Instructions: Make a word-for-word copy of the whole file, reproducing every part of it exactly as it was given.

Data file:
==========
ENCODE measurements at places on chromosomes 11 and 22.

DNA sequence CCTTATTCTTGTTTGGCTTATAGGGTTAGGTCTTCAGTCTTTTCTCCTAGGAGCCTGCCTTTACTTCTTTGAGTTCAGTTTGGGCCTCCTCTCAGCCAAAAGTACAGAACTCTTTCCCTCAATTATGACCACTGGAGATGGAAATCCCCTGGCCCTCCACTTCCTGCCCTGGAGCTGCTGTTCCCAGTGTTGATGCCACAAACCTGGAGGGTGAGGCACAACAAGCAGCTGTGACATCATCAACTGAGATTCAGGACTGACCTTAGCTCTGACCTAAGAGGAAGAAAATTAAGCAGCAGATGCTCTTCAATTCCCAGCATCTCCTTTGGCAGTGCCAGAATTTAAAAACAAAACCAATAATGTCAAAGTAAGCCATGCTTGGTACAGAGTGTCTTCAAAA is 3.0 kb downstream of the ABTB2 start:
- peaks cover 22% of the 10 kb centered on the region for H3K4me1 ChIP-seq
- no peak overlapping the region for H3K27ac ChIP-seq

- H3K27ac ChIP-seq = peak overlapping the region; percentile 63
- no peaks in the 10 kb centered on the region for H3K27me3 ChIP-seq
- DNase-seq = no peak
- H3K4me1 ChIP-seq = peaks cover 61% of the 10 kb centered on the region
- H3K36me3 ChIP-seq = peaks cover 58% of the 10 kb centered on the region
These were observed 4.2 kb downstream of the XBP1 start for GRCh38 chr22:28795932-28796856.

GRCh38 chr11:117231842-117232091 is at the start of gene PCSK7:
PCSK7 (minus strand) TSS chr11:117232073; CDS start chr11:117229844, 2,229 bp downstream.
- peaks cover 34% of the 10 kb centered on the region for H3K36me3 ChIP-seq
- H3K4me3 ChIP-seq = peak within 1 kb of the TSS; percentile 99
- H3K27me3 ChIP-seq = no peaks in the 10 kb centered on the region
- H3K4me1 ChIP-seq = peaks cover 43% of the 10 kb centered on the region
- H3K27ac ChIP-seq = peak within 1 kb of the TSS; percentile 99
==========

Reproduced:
ENCODE measurements at places on chromosomes 11 and 22.

DNA sequence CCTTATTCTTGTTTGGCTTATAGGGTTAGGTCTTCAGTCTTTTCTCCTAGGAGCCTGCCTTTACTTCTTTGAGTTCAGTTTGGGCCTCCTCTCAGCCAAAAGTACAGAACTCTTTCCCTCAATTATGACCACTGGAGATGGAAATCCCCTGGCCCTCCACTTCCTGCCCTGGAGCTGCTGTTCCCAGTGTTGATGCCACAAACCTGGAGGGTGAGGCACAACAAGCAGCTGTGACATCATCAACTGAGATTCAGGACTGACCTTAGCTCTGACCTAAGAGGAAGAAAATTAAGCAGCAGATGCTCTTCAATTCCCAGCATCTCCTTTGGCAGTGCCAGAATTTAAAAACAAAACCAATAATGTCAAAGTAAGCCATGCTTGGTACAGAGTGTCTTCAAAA is 3.0 kb downstream of the ABTB2 start:
- peaks cover 22% of the 10 kb centered on the region for H3K4me1 ChIP-seq
- no peak overlapping the region for H3K27ac ChIP-seq

- H3K27ac ChIP-seq = peak overlapping the region; percentile 63
- no peaks in the 10 kb centered on the region for H3K27me3 ChIP-seq
- DNase-seq = no peak
- H3K4me1 ChIP-seq = peaks cover 61% of the 10 kb centered on the region
- H3K36me3 ChIP-seq = peaks cover 58% of the 10 kb centered on the region
These were observed 4.2 kb downstream of the XBP1 start for GRCh38 chr22:28795932-28796856.

GRCh38 chr11:117231842-117232091 is at the start of gene PCSK7:
PCSK7 (minus strand) TSS chr11:117232073; CDS start chr11:117229844, 2,229 bp downstream.
- peaks cover 34% of the 10 kb centered on the region for H3K36me3 ChIP-seq
- H3K4me3 ChIP-seq = peak within 1 kb of the TSS; percentile 99
- H3K27me3 ChIP-seq = no peaks in the 10 kb centered on the region
- H3K4me1 ChIP-seq = peaks cover 43% of the 10 kb centered on the region
- H3K27ac ChIP-seq = peak within 1 kb of the TSS; percentile 99